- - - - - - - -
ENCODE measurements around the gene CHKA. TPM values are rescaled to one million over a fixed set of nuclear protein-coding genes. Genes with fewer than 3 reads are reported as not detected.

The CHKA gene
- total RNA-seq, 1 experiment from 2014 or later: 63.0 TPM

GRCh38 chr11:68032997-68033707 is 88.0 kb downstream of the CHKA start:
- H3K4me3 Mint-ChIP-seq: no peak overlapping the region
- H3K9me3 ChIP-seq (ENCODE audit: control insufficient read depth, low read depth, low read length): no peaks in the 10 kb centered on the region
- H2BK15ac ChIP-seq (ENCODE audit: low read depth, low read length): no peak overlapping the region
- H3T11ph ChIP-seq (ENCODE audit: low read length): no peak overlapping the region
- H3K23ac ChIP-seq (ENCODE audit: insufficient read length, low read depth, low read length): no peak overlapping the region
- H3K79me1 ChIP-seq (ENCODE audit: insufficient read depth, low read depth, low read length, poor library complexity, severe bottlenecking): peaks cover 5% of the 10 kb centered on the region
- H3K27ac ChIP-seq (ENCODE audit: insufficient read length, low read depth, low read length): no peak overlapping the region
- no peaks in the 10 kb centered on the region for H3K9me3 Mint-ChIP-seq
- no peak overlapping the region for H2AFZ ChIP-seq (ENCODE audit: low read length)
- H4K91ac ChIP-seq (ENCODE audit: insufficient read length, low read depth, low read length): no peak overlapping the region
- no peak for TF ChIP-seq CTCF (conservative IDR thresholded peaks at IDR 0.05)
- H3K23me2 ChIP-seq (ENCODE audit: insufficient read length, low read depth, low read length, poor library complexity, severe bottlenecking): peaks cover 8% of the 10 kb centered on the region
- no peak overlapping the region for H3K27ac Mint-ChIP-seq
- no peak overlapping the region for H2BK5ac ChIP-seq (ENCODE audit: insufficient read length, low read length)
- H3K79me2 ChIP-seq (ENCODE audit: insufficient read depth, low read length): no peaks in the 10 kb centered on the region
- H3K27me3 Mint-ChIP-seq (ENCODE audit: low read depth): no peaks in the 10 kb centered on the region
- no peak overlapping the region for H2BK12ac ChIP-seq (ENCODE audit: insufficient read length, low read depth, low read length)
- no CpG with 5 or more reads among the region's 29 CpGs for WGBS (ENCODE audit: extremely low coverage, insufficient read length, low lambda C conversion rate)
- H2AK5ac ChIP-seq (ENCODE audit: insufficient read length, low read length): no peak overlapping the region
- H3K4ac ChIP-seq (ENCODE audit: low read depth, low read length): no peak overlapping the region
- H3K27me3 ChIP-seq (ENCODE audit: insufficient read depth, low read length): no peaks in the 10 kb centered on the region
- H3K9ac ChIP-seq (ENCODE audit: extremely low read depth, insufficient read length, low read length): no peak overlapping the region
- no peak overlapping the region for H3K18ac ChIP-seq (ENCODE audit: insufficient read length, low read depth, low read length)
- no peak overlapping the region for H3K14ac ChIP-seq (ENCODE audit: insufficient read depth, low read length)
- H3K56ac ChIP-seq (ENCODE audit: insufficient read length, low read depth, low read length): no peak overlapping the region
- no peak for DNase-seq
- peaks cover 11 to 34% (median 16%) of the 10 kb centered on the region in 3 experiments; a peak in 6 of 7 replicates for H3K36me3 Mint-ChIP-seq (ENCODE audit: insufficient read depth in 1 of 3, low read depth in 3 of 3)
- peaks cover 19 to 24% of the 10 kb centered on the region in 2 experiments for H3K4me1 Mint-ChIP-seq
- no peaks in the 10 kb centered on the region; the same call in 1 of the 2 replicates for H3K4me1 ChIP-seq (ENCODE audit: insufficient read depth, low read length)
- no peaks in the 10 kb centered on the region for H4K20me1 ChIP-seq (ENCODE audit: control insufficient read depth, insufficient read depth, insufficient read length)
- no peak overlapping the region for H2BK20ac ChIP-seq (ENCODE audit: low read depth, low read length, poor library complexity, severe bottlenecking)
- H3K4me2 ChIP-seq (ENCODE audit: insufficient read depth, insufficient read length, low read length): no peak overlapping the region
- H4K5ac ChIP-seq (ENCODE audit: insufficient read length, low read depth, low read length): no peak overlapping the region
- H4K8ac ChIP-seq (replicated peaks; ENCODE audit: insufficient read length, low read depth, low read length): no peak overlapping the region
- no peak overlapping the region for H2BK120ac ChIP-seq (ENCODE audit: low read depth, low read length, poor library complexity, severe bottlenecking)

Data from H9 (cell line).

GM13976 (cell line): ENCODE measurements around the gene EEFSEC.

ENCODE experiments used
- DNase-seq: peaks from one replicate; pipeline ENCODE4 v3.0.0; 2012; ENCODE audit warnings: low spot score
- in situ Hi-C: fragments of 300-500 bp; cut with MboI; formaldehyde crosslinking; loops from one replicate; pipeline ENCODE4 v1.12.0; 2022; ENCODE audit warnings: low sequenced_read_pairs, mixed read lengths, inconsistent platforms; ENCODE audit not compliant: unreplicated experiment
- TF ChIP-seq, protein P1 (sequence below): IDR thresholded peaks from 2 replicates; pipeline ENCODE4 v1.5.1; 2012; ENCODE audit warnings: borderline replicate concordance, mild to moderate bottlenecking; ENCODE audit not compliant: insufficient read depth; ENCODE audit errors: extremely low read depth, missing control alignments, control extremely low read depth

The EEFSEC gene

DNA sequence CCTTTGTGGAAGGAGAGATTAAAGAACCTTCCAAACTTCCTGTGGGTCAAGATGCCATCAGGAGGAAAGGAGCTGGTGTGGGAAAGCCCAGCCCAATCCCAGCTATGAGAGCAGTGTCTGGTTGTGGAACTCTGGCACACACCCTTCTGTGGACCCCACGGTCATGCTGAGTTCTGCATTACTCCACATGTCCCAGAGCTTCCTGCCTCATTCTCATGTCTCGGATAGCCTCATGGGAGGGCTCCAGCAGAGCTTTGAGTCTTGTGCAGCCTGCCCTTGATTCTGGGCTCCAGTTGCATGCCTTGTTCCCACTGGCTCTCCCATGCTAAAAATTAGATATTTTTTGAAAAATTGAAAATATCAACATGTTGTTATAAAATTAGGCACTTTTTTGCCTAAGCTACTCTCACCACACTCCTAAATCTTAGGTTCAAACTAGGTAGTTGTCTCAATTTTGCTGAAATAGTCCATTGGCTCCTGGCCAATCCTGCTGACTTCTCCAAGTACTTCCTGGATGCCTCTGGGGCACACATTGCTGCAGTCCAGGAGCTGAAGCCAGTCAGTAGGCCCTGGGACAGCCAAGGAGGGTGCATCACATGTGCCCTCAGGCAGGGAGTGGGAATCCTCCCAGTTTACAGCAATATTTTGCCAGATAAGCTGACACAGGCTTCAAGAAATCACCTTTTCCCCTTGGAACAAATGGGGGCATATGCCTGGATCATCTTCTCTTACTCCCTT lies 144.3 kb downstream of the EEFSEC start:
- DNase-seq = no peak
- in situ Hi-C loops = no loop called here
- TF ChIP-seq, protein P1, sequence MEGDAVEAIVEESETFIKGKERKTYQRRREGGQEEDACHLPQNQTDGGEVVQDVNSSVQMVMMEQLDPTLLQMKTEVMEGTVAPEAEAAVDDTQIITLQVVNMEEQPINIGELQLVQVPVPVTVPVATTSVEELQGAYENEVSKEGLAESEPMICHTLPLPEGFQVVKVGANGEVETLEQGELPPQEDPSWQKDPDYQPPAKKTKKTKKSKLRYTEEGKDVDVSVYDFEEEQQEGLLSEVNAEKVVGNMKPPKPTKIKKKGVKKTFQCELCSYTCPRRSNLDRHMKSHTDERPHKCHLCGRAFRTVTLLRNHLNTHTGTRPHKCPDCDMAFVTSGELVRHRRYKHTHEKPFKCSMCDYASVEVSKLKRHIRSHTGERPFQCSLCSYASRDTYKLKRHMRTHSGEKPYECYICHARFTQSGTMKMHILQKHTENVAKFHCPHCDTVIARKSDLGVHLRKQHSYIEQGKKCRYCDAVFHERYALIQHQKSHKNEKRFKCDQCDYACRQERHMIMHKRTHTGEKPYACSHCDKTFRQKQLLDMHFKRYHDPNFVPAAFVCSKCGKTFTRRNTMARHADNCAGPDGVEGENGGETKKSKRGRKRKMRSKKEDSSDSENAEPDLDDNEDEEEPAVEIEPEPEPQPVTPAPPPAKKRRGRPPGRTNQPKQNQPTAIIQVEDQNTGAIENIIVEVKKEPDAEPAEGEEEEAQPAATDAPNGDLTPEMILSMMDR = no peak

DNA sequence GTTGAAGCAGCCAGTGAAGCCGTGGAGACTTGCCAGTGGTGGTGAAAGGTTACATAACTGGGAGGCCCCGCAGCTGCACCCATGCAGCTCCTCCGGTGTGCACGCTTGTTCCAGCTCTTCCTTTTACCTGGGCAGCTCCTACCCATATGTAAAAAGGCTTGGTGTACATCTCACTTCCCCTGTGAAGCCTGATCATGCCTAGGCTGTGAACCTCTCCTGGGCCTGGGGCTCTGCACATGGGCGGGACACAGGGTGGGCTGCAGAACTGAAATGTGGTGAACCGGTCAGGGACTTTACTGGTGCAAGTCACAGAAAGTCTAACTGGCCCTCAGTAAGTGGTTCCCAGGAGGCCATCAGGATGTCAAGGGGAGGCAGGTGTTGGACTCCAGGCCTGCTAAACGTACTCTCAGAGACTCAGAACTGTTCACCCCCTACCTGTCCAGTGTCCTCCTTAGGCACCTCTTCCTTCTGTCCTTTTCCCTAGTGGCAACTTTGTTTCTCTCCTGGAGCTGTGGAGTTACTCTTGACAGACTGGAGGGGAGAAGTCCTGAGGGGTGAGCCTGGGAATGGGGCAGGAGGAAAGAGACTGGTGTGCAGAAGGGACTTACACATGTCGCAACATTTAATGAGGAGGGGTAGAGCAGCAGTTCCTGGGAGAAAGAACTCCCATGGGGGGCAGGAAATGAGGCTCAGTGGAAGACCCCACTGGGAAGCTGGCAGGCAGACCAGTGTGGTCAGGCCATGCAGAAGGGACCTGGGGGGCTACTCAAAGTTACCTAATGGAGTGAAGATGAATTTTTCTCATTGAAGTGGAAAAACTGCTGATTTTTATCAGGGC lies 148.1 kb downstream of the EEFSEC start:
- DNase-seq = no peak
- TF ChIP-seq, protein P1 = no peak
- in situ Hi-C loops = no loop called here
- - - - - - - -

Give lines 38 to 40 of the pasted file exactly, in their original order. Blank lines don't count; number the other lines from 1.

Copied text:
- H4K8ac ChIP-seq (replicated peaks; ENCODE audit: insufficient read length, low read depth, low read length): no peak overlapping the region
- no peak overlapping the region for H2BK120ac ChIP-seq (ENCODE audit: low read depth, low read length, poor library complexity, severe bottlenecking)

Data from H9 (cell line).